Abhijit BhaduriGuest Author
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Adam Grant at SHRM18 in Chicago

By | Abhijit Bhaduri |Keynote speaker, Author and Columnist

I had interviewed Adam Grant when he had just published his book Give & Take. I loved the book because he proved conclusively that being generous helps. (Read the interview here).

In the long run, the most effective style is not taking or matching, but giving: helping others with no strings attached.  Givers tend to build deeper and broader networks than takers and matchers, investing in meaningful relationships that provide motivation, social capital, and access to new ideas”

I heard him address 22,000 Human Resources professionals at the SHRM’18 event in Chicago. The focus area was his book Originals.

 

“Culture fit matters most until you hit IPO. Then it slows you down. Because most interviewers look for clones.” – Adam Grant

1. Hiring matters – don’t hire for “culture fit”

Adam Grant, SHRM18The word “culture fit” is often used during hiring to mean people who are we feel comfortable with; we share things in common; people who are just like us.” Original ideas stop when everyone thinks alike. Larry Page had once told Adam Grant that he was afraid, Google would become a “cultural museum”.

Tip: Encourage people to write their job description. Then ask them to write out what they believe to be their strengths. Now have them modify the Job Description to include the strengths (even if those elements are not part of the job today). Ask people what new strengths can they develop?

But make sure to weed out “takers” from the company. Takers do cultural damage. Steal credit. Make people afraid. Learn to identify givers and takers before you hire them.  A toxic employee can do twice the damage as the contribution from a star.

Here is a quick question to ask your next candidate: “What percentage of people, steal from their company? How common is it? 0-25% or is it 25%-50%, 50%-75% or between 75% to 100%? How did you come up with your answer?” Higher the percentage you think, higher is chance you are the dishonest person. While answering this question, people ask themselves what would i do? Thats how takers rationalize their behavior.

2. Look for “Cultural Contribution”Adam Grant, SHRM18

Ask what’s missing from your culture, and select people who can bring that to the table. Follow the example from the design firm IDEO, and hire on cultural contribution. They hire people across disciplines instead of looking for people who fit the “culture”. Diversity of views and experiences is essential to building a culture of Originals.

3. Build an upward challenge network.

Adam Grant, SHRM18To build your challenge network, identify the best skeptics, non-conformists, or disagreeable givers you know. Then ask them for critical feedback on your work and contrarian perspectives on your ideas. Holding senior leaders accountable is the role of HR. When someone tells their team, “Don’t bring me problems. Bring me solutions.” they are not letting people bring complex problems. Create a problem box not a suggestion box. It is a place where people can raise important concerns and criticisms even if they don’t have the solution.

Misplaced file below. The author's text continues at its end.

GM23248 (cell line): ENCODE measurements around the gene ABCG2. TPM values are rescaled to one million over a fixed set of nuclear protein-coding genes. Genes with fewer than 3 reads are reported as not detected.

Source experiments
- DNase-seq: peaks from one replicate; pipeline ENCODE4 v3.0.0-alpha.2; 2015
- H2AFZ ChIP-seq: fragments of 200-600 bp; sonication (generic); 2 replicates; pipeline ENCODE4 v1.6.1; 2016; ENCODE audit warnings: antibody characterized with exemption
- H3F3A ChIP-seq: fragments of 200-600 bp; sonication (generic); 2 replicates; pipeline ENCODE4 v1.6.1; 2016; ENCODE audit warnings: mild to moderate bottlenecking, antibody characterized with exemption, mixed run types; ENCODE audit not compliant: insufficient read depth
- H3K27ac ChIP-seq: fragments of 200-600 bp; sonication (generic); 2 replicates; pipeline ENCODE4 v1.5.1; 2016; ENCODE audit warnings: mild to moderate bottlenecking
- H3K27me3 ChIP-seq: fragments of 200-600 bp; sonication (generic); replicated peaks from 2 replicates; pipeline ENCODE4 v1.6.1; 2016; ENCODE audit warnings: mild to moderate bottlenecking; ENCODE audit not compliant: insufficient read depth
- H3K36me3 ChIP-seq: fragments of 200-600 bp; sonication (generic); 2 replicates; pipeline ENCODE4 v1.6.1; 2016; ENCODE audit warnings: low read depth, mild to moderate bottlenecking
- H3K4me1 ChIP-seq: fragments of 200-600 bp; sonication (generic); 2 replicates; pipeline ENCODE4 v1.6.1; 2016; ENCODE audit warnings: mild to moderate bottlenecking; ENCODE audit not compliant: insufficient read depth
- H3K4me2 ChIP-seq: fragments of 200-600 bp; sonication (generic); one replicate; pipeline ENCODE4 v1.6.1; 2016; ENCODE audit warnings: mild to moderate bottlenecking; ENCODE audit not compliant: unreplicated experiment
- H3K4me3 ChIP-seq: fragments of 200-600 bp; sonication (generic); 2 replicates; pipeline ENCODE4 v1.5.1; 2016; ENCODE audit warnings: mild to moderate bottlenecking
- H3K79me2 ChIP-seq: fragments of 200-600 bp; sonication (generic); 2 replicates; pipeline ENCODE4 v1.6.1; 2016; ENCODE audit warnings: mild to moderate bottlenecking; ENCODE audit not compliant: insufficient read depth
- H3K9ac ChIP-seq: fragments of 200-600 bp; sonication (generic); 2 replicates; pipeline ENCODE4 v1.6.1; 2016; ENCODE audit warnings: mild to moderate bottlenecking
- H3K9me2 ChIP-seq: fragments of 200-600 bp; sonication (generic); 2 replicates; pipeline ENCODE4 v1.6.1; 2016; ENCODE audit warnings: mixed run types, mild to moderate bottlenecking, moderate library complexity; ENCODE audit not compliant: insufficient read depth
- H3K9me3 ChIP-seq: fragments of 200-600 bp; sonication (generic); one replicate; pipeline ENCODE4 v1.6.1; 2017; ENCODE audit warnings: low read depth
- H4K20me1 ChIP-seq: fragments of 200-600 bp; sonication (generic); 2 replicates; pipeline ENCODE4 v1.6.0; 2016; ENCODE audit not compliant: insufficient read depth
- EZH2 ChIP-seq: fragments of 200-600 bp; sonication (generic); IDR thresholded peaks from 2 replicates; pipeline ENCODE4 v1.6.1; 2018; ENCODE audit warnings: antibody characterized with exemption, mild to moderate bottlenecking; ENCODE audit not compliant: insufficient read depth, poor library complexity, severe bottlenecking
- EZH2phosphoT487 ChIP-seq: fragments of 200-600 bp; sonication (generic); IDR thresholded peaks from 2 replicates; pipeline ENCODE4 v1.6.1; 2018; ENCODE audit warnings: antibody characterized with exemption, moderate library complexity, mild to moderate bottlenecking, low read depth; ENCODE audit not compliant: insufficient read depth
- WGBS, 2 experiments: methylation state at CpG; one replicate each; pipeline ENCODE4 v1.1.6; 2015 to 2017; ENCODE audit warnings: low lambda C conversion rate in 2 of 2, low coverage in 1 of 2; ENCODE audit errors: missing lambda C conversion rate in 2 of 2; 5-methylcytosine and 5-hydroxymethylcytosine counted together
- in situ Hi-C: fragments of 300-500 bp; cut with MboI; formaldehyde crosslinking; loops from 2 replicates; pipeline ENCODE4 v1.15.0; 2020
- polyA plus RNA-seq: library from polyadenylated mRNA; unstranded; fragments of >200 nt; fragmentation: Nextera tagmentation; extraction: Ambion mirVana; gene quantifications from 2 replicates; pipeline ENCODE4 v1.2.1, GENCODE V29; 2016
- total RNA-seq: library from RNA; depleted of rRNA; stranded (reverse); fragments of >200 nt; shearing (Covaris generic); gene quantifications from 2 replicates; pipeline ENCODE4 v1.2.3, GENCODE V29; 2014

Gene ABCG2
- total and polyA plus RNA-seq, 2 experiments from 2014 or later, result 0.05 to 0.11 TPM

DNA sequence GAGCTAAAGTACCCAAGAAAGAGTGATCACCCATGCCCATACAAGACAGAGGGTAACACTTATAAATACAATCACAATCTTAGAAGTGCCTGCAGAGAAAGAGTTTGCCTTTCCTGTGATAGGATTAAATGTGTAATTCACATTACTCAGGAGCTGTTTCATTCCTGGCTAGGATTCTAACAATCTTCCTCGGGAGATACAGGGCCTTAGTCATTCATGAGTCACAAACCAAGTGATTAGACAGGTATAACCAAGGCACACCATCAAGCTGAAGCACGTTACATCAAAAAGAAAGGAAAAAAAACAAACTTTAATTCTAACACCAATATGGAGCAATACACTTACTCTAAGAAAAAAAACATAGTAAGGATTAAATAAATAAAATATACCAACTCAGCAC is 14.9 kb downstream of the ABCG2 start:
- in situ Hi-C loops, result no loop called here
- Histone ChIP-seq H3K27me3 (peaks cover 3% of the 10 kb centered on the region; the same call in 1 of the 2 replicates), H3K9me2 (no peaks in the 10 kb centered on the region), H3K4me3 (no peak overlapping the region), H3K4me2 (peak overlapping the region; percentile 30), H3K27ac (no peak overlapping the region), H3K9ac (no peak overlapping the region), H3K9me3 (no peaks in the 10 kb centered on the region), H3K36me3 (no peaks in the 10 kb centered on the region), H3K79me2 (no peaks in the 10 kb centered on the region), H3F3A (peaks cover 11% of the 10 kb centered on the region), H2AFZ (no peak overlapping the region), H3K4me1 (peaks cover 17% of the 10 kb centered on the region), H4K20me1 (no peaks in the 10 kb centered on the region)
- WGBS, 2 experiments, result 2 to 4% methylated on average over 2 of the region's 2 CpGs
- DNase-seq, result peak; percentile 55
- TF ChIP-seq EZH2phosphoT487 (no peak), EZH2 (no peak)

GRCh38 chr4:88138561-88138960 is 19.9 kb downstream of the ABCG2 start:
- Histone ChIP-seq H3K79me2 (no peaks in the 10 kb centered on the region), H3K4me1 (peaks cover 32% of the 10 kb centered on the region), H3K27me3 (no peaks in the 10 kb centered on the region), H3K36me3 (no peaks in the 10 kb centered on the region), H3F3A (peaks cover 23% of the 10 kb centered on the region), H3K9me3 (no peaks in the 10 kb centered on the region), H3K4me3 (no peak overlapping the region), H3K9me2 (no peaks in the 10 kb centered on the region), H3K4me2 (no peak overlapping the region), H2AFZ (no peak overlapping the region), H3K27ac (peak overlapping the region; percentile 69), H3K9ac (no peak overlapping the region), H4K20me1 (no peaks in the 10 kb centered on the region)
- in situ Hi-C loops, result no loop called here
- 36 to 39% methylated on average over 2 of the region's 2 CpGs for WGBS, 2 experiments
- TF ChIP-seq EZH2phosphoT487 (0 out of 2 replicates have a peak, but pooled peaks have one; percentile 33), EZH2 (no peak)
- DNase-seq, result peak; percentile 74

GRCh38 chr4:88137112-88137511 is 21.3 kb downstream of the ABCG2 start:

Ask how many people can challenge their boss’ boss in your organization?
Create your “mean feedback” video where you ask people to give you the “meanest feedback” anonymously. Then let the person receiving it share it with the entire team. It makes people feel more comfortable with their own shortcomings when they see leaders sharing the criticism openly with their team. The leaders become role models.

4. Avoid “organizational uniqueness” bias 

Every organization thinks its culture is so unique that they cant learn from anyone else. Ask people what makes the culture unique. These are Organization culture uniqueness stories. Then see recurring patterns in the stories. People have the same concerns when they join a new organization. “Is the big boss human.” “Can I make a difference.” “Is it fair and is it safe?”  Look for “better practices” from others – not best practices.
Tap out a song see if the other person gets it.  We need 10-20 exposures before we understand it.

5. Create new channels for knowledge sharing. 

Don’t do exit interviews. Do “entry interviews”. Let the managers sit down with the new hire and ask, “What are your favorite projects?” “What goals do you wish to pursue.”
Don’t forget to ask them, “What is broken in our interview process and how do we fix it?”
Crowdsource your requests to ask for help with an unproven idea. Get a group of experts to weigh in. Build a bridge with what is familiar within the organization and people who are outside of your organization.
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